Expanding Land Tenure and Reducing Risk in Brazil’s Poorest Communities
A decade ago, Brazil’s slums and informal settlements were estimated to have about 12 million substandard homes, which were shoddily constructed and lacked infrastructure and services. Their occupants did not legally own them, and their communities lacked natural disaster risk prevention plans. The Ministry of Cities was created in 2003 to carry out Brazil’s new urban agenda, which included a new focus on land tenure regularisation and risk prevention.
Brazil’s National Land Tenure Regularisation Programme aims to empower state and local governments, non-governmental organisations (NGOs), and provide free legal counsel offices across the country to help (poor) residents gain property deeds—boosting their land tenure security and helping end urban segregation and discrimination on the basis of poverty.
The Cities Alliance and the World Bank supported the Ministry, marking the first collaboration in a fruitful partnership between Brazil and the Cities Alliance.
The partnership with Cities Alliance helped the Ministry of Cities to:
-- Create an online land tenure regularisation network that now has more than 15,000 participants (representing all 27 state governments, 500 municipalities, the Caixa federal savings bank’s urban development divisions in all 27 state capitals, and 50 NGOs);
-- Enforce the new urban legal order;
-- Publish local land tenure regularisation case reports, compiling experiences from around the country;
-- Establish a virtual library (www.cidades.gov.br) containing legal texts, case reports, legislation, models, and court decisions;
-- Organise a seminar on the New Urban Legal Order;
-- Prepare and deliver distance-learning courses (taken by 2,000 people), on sustainable land tenure and risk prevention; and
-- Implement a system for monitoring and reporting on land tenure regularisation processes.
Scaling Up the Efforts
This partnership between the Cities Alliance and Brazil has succeeded in getting land tenure regularisation and risk prevention in precarious settlements included in the municipal urban development agenda. It has also enhanced communication between the Ministry of Cities and local agents, including in the more remote regions. And the success of the distance learning course led to more such courses (on other urban topics) that have reached more than 6,000 technicians and have supported mobilisation and knowledge-sharing efforts among professionals across the country.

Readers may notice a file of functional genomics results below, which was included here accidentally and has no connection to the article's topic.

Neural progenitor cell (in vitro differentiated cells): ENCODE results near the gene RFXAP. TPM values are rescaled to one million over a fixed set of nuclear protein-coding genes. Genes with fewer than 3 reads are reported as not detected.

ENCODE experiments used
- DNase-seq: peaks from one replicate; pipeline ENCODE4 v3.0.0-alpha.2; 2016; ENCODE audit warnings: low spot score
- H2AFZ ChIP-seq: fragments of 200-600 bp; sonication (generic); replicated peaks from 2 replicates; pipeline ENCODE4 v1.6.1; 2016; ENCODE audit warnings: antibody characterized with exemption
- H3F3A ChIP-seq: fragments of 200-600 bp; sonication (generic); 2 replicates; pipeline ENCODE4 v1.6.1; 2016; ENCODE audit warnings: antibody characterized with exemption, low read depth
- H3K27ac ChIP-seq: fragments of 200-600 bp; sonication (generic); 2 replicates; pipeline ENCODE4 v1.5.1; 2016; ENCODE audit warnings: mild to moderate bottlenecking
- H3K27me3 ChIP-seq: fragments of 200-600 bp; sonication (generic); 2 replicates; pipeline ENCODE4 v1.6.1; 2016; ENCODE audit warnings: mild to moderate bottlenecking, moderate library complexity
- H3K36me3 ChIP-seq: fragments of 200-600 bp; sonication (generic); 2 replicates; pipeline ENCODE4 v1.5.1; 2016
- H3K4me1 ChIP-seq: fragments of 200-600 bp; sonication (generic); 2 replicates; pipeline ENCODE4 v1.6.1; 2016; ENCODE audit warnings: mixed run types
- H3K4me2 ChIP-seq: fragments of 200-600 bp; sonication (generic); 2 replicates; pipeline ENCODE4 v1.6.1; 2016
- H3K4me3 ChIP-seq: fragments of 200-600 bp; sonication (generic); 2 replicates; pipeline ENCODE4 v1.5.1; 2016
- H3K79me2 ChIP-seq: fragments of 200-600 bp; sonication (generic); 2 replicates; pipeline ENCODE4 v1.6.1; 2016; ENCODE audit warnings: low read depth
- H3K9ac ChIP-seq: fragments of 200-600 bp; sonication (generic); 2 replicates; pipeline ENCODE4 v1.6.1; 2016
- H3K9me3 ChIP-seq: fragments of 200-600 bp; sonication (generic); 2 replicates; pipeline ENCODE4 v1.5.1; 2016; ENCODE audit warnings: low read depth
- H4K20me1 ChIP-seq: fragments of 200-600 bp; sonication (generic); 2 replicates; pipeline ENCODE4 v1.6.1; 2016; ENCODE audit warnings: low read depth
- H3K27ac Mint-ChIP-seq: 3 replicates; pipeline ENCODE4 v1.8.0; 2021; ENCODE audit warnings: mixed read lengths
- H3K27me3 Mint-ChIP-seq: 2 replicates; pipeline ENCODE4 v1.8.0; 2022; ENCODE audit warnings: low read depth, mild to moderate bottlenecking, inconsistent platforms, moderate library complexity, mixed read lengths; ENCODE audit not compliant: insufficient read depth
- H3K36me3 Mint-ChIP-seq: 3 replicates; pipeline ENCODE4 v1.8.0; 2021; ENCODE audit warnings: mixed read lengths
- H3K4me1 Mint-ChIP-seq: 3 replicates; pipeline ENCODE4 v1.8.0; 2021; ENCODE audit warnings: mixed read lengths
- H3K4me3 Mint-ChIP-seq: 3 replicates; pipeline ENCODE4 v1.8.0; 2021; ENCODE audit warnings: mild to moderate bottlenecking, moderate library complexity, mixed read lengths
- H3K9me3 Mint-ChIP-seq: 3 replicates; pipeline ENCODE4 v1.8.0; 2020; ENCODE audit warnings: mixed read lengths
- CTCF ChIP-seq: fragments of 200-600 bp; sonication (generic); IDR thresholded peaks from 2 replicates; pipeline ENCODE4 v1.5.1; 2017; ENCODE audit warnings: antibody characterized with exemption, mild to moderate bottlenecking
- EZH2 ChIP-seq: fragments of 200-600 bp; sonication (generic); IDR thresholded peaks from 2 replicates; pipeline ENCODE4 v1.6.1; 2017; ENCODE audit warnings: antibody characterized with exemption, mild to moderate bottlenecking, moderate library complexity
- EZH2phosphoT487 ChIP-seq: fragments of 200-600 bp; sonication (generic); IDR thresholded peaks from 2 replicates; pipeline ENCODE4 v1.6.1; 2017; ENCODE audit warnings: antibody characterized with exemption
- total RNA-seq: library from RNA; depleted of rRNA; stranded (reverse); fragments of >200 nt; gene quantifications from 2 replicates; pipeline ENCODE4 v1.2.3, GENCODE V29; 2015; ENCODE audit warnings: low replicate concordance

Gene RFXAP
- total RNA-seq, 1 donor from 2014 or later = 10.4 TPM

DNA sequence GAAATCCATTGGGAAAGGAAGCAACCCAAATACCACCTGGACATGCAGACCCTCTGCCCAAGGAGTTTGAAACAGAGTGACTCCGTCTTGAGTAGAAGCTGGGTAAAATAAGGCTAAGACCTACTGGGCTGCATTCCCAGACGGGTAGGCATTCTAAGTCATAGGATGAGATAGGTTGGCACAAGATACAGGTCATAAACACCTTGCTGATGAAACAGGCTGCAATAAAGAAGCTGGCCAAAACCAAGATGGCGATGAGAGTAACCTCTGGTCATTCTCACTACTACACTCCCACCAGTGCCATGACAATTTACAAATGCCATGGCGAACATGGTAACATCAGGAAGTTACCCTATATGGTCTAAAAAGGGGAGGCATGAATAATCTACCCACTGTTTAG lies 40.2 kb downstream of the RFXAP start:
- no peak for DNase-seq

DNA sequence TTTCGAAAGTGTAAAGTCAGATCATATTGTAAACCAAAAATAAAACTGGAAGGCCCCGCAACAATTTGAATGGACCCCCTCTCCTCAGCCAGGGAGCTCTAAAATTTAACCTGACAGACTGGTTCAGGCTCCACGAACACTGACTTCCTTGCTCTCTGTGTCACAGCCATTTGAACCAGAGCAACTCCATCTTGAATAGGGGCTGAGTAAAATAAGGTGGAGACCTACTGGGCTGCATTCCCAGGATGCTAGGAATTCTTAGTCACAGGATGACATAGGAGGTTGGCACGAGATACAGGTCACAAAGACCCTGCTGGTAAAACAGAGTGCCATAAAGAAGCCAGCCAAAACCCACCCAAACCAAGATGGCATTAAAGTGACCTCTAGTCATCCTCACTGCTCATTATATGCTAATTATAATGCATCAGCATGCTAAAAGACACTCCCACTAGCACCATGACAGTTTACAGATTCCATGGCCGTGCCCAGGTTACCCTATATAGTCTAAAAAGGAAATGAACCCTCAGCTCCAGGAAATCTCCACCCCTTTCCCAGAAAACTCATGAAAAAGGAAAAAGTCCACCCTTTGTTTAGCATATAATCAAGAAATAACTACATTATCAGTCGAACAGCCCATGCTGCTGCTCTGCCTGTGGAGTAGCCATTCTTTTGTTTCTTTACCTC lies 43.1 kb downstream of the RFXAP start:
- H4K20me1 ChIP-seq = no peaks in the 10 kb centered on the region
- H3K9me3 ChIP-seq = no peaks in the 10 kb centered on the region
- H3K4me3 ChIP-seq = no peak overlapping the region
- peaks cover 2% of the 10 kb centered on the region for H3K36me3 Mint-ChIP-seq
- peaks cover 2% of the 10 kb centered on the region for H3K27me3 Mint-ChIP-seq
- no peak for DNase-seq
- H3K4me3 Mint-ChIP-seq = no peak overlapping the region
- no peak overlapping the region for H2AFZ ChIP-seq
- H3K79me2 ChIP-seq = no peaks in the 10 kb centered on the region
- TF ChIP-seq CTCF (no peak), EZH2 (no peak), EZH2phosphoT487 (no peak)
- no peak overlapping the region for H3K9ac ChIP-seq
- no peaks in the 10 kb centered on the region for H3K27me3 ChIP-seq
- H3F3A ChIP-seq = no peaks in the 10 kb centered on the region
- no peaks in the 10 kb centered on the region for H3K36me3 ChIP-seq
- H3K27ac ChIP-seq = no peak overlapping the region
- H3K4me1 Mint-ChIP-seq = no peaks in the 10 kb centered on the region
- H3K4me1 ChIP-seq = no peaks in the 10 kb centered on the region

The success of these activities prompted the government to strengthen its financial commitment, allocating nearly USD479 million to slum upgrading and land regularisation efforts from 2004 to 2006. A new law allowed free land tenure registrations, and an executive order sped up the process of securing land tenure on federal property.
As a result of these efforts, within just two years, more than a million low-income families, living in more than 200 municipalities, had lodged land tenure claims. But only a fifth of the claims had been recognised, and of those, only a third had been recorded. This highlighted a need to do more to overcome the lack of legal and practical expertise among public agents charged with carrying out regularisation procedures.
To address these issues, the Cities Alliance expanded its collaboration, enabling the Ministry to prepare a set of publications targeting city officials, representatives of social movements, district attorneys, and community associations. It was envisioned that this toolkit would help mobilise action and expand the scope and improve the efficiency of Brazil’s land tenure activities.
The toolkit contained:
-- A handbook for local government and state managers, as well as non-governmental officials, with step-by-step instructions on: Land tenure regularisation processes; how to prepare local regularisation plans and projects; and what administrative and legal measures to take;
-- A CD version of the virtual urban law library;
-- The textbook from the distance learning course; and
-- A primer on land tenure regularisation, using simple language and many illustrations, to help community associations, social movements, and residents.
The toolkit was initially distributed to city officials and members of the newly created network. Due to high demand, it was reprinted in 2009 and has now been distributed to all Brazilian municipalities, universities, think thanks, NGOs, community organisations, and relevant Federal Government departments.
As of 2012, two million low-income families—residing in 469 municipalities—had lodged land tenure claims. A monitoring and evaluation system has also been incorporated into the Ministry of Cities’ information programme.
The Cities Alliance support also led to the design of a Brazilian government programme that will invest nearly USD500,000 to reduce risks in informal settlements by making hillside homes more stable. And in 2012, the Cities Alliance approved a new grant to help design the National Monitoring System for Urban Settlement, which will provide risk prevention data.
Tracking the programme’s results enabled the Ministry to identify and address a bottleneck (the lack of expertise among public agents). Furthermore, capacity building and technical assistance initiatives are most effective if they are regular and continuous. It was important to follow up the toolkits with training activities to help the recipients use the materials.
|“The partnership with the Cities Alliance has helped millions of Brazilians to realise their housing rights.” - Celso Carvalho, Director of the Ministry of Cities’ Department of Urban Land Affairs and Risk Prevention|